Recommendations to Streamline Procurement

  1. Differentiate acquisition strategy for procurement of services vs. goods.
  2. Consider alternative to "full competition" among suppliers.
  3. Review the role of the Procurement Auditor.
  4. Increase internal customer service levels at PWGSC.
  5. Provide adequate education and training for procurement professionals.
  6. Supply necessary resources, tools and technologies to support effective procurement.

A focus on value would entail recognition of supplier competencies and past supplier excellence as well as the reality of switching costs. A value focus also properly places the emphasis on results not product or service specifications.

Current government contract regulations stipulate "compete on everything" with limited exceptions. This approach should be reviewed with thought given to supplier recruitment and selection formats other than open invitations to tenders. An example of this would be pre-qualifying potential bidders and having only qualified companies compete. The result would be a more streamlined and value-oriented procurement process for government and a more cost-effective proposition for suppliers to respond to a tender. When every supplier competes every time, it becomes about accountability of process not outcomes.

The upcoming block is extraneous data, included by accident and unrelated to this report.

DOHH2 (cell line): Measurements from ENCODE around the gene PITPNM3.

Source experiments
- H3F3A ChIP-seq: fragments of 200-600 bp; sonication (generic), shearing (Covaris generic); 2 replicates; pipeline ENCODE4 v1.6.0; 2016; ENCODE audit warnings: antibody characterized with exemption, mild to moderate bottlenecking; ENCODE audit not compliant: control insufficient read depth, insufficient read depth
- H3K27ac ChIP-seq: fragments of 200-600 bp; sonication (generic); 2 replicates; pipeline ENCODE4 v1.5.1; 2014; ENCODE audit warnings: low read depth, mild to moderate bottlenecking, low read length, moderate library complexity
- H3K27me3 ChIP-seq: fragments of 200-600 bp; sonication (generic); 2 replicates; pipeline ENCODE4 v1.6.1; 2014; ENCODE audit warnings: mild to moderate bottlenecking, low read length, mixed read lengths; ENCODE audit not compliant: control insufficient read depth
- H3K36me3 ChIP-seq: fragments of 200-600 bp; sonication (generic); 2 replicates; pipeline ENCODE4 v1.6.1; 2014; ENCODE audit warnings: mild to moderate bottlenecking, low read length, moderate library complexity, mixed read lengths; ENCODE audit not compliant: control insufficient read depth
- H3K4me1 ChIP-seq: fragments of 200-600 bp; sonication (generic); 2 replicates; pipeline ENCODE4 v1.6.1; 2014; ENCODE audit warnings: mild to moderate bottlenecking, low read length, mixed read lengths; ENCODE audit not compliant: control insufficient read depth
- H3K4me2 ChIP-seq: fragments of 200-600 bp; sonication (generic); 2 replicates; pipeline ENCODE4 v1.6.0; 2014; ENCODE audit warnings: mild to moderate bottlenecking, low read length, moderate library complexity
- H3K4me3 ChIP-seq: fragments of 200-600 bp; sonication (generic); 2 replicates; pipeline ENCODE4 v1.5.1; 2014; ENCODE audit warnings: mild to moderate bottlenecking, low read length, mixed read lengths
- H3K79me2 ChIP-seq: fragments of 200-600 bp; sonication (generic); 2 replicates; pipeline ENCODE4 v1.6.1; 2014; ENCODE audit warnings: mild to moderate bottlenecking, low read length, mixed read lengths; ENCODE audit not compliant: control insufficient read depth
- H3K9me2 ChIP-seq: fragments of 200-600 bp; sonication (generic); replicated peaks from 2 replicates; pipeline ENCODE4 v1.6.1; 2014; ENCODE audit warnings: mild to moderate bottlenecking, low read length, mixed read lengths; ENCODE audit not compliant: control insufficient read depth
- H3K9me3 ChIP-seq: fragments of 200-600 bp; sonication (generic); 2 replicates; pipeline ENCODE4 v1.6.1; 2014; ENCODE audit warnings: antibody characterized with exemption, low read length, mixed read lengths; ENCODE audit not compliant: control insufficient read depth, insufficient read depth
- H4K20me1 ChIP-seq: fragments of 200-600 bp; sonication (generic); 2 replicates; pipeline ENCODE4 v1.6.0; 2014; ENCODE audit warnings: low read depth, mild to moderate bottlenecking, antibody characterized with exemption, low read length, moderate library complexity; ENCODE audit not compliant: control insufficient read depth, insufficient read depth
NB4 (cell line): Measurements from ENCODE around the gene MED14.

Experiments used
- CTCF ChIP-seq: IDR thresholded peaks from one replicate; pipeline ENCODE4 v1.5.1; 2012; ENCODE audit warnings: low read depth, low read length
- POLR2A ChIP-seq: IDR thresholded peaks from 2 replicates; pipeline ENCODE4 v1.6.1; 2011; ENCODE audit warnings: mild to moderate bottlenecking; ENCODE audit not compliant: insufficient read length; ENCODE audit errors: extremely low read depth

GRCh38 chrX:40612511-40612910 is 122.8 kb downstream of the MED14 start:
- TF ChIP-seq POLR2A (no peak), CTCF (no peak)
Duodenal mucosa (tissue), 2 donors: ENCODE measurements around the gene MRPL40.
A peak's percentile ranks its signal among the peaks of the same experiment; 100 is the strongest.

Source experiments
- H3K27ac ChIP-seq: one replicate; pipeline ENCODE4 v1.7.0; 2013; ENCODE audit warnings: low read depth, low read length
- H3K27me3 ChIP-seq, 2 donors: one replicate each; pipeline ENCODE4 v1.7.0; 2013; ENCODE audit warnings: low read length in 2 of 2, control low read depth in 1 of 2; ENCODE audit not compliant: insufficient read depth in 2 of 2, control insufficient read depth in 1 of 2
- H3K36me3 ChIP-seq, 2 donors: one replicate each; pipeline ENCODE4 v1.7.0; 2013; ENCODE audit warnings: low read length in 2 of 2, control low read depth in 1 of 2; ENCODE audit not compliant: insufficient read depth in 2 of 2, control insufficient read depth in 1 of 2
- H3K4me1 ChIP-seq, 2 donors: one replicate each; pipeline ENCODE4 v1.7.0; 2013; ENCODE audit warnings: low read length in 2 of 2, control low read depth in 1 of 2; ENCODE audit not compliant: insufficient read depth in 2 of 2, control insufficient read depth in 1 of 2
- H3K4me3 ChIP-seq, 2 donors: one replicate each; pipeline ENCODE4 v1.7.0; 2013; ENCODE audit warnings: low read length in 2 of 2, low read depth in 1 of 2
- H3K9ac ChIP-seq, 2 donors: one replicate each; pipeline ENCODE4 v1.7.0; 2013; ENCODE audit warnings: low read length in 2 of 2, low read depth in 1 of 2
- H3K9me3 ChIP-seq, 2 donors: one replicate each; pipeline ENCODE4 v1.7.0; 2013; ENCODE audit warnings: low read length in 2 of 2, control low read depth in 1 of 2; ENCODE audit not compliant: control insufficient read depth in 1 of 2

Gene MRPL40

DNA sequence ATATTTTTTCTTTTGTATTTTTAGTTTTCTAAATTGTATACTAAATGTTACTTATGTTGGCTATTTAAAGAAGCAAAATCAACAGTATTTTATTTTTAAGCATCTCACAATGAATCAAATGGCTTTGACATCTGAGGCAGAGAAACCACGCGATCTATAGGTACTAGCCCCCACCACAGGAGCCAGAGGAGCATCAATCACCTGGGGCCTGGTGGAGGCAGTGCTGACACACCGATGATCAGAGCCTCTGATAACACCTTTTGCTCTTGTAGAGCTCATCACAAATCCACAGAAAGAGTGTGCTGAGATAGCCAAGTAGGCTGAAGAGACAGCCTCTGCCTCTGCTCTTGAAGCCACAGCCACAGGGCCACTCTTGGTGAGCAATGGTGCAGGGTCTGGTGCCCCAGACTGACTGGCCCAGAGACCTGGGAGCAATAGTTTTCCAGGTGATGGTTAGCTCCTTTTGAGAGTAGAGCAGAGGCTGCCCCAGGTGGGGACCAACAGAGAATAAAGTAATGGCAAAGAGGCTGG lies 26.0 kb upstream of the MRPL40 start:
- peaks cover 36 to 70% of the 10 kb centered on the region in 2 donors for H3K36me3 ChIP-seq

While there must be recognition that the public sector cannot operate by the same principles as the private sector, there is benefit in developing more sustainable and meaningful supplier relationships marked by a higher degree of information sharing and integration. Adapting best practices from the private sector does not preclude looking within the Government of Canada itself for learning opportunities. Of note in the federal government is the work done by the Department of National Defence where its results-oriented approach, leadership and internal culture have resulted in procurement efficiencies and advances.

7.3 The role of the Procurement Auditor should be reviewed. As the position is currently outlined in the government's Federal Accountability Action Plan, most stakeholders view it as more of an advocacy or ombudsperson role, rather than an actual audit function. In its current guise, the Procurement Auditor is charged with, among other duties, handling complaints from potential suppliers, reviewing complaints regarding contract administration and managing an alternative dispute resolution process for contracts. It appears from this, that there may be duplication in the role of the Procurement Auditor, the Auditor General and CITT.